Several months ago, we blogged about employee protections afforded by the National Labor Relations Board with respect to social media postings (Increased Focus on Employer Policies and Handbooks). The board has been very active the past several years making determinations regarding whether employees’ work-related Facebook posts are the type of protected concerted activity afforded protection under section 7 of the National Labor Relations Act (NLRA). In most of the cases it has considered, the board has determined that employees’ work-related communications via social media were protected concerted activity subject to the protections of the NLRA. In a recent decision, however, the board ruled in a case involving the type of social-media communications that are so inappropriate that they lost their protection.
Generally speaking, the NLRA protects non-governmental employees engaged in activities to influence change in the workplace (so called “protected concerted activity”) – even if those employees are not union members and the activity has no connection to union activity or a labor union. Thus, the NLRA protects the rights of all private sector employees to join together, with or without a union, to improve their wages and working conditions.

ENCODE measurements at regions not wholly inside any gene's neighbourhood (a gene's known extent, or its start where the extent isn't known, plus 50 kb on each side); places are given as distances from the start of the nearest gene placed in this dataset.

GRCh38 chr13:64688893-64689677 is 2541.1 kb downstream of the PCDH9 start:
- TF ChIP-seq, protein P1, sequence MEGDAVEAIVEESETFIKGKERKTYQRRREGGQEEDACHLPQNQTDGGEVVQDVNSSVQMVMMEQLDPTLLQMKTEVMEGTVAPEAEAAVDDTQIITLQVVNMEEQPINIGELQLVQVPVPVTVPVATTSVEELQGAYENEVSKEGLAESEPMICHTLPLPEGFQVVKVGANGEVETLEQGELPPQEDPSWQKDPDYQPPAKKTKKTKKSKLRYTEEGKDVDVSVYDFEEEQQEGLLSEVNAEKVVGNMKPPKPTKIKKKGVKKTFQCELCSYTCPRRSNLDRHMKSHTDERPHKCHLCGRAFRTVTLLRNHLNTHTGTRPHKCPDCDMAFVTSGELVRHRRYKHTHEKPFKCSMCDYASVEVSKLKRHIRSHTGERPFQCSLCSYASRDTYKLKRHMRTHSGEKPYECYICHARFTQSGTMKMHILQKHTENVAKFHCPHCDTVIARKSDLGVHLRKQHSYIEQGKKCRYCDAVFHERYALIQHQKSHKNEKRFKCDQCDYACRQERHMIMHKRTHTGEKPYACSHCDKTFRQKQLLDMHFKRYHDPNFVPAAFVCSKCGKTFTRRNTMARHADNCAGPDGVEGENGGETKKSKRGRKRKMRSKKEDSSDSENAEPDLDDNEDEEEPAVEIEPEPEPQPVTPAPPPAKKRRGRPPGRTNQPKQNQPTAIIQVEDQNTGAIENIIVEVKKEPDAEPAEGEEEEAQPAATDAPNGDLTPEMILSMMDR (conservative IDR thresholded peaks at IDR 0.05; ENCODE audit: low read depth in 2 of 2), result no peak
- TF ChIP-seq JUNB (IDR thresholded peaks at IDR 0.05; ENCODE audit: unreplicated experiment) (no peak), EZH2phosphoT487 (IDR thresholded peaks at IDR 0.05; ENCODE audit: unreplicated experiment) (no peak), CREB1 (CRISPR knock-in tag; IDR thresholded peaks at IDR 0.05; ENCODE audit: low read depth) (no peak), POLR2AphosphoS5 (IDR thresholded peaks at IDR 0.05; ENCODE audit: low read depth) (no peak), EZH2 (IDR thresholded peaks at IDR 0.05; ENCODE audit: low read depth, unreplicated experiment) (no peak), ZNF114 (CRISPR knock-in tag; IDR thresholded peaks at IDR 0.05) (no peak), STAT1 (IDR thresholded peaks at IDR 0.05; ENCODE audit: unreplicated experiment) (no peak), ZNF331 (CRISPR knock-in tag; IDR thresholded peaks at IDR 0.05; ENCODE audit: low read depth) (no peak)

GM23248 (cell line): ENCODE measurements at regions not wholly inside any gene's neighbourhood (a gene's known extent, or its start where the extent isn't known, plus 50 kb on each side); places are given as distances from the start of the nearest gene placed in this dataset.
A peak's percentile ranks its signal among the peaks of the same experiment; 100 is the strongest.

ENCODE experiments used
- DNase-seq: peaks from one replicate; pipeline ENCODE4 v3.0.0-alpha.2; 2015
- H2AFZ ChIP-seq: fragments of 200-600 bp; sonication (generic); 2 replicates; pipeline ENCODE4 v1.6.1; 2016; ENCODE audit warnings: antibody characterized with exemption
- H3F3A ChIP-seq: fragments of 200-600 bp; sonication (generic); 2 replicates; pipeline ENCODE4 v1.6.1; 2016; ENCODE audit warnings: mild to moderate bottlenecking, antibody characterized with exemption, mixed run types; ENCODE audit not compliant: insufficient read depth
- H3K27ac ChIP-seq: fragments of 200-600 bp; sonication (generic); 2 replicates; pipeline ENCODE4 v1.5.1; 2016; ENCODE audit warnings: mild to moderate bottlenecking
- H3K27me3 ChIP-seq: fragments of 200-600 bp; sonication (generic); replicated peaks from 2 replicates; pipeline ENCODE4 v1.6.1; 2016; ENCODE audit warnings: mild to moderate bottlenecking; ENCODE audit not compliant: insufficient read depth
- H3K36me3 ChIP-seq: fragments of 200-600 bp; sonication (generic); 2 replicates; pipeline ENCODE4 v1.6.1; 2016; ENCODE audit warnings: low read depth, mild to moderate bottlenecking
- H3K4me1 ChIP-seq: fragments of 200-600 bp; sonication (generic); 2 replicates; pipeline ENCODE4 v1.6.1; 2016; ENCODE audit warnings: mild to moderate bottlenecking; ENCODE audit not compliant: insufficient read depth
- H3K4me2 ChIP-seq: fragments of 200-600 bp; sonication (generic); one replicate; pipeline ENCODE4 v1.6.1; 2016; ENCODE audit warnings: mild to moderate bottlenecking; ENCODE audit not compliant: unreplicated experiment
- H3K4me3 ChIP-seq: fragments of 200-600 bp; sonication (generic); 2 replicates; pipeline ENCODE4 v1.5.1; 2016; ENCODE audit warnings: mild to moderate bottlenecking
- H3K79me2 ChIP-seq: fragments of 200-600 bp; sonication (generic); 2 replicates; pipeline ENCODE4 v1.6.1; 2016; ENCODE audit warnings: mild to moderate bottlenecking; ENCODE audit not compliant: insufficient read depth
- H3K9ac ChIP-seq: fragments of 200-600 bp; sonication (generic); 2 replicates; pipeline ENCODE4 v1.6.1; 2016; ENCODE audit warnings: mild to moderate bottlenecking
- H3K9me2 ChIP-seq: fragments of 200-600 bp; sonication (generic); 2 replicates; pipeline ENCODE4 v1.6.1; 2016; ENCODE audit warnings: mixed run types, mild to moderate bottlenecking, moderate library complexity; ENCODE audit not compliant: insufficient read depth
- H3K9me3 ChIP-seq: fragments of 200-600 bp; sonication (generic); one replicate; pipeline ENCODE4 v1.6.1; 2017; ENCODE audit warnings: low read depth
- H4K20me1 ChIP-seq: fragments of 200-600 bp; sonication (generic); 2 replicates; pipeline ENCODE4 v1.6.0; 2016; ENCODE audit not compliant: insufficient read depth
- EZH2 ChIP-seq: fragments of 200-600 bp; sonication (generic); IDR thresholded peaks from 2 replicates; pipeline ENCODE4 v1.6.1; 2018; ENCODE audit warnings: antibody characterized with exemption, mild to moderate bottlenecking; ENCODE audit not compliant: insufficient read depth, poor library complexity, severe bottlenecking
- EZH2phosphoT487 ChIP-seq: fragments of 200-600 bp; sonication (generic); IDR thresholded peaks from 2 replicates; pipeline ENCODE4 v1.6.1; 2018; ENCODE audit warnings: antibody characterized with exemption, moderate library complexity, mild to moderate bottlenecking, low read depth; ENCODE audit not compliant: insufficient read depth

In the recent case of Richmond District Neighborhood Center, the issue before the board was a Facebook “conversation” between two employees. The two employees worked for a teen center in San Francisco. At the end of the center’s 2012 summer program, the employer extended offers of employment to both employees for the 2012–2013 school year and the 2013 summer program. However, one of the employees was demoted due to a negative performance evaluation.
After receiving their offer letters in August 2012, the two employees engaged in a Facebook ‘conversation’ full of profanity. The ‘conversation’ also included a former student participant in the teen program. The two employees discussed their intent to be regularly absent from work, plan activities for the students without obtaining the employer’s authorization, play loud music and teach the student participants to spray graffiti. The employees’ exchange was visible to any person designated as a Facebook “friend” of either of the employees. The day after this exchange, another employee of the teen center sent screen shots of the Facebook exchange to management, and the employer rescinded both employees’ offers. The employees challenged their terminations.
The board concluded that “the pervasive advocacy of insubordination in the Facebook posts, comprised of numerous detailed descriptions of specific insubordinate acts, constituted conduct objectively so egregious as to lose the Act’s protection and render the employees unfit for further service.” The board’s decision was based primarily on the type of the misconduct the employees advocated.
To discuss whether or not your employees’ communications via social media posts may be protected as a type of protected concerted activity under section 7 of the NLRA, please contact:
Jonathan M. Weis at:
firstname.lastname@example.org or 312-368-0100
email@example.com or 312-368-0100